Did you know that problematic packaging, drug labels, and drug names contribute to 33 percent of all medication errors annually in this nation? Sadly, poorly designed carton labels and packaging, as well as similar drug names, have led to a great number of fatalities, according to the Institute of Medicine. As a result, the Food and Drug Administration (FDA) issued guidelines asking drug manufacturers to improve medication labels and packaging.
According to the Institute for Safe Medication Practices, the new guidelines that manufacturers are following have been successful and are helping to prevent drug errors by avoiding similar packaging among different products, standardizing the way drug strengths are indicated, and prioritizing the information on drug labels.
When medication cartons and labels are poorly designed, they can “obscure critical safety information,” said Irene Z. Chan, PharmD, BCPS, a safety evaluator in the FDA’s Division of Medication Error Prevention and Analysis. However, drug manufacturers aren’t alone in helping to reduce medicine errors. In fact, hospitals and pharmacists can do a better job of making medications safer.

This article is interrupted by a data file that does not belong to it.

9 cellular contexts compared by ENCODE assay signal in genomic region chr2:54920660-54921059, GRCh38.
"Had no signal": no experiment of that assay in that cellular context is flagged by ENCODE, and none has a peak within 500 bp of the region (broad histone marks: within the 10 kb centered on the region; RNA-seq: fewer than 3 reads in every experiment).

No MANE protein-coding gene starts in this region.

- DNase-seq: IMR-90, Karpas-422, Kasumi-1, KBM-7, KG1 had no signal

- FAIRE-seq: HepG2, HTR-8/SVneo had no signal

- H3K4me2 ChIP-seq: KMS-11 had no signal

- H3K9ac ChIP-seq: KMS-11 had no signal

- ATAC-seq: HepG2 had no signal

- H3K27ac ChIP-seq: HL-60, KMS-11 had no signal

How Hospitals Can Help Prevent Medicine Mistakes
While it is apparent what drug manufacturers can do to minimize drug error confusion, hospitals can also do their part by using bar coding systems and automated dispensing technology. According to an analysis at Brigham and Women’s Hospital in Boston, implementing a car code system reduced 517 adverse drug events.
How Pharmacists Can Help Reduce Rx Errors
Because pharmacies order drugs from different drug manufactures, they can help patients stay safer by only ordering medications from manufacturers who have complied with the FDA and made their containers more distinct. Additionally, they can order medications that come in different dosage forms. For example, they can order one dosage to come in a vial and the other to come in a prefilled syringe. This can help decrease confusion behind the pharmacy counter and help patients stay safe.
Making medications safer for patients isn’t just one person’s job. If drug manufacturers, hospitals, and pharmacists would do their part and help prevent medicine mistakes from happening, more people wouldn’t suffer harm from medication errors. To learn more about how to help prevent a drug error from happening to you, we invite you to read our other articles and blogs on our website or follow us on Twitter.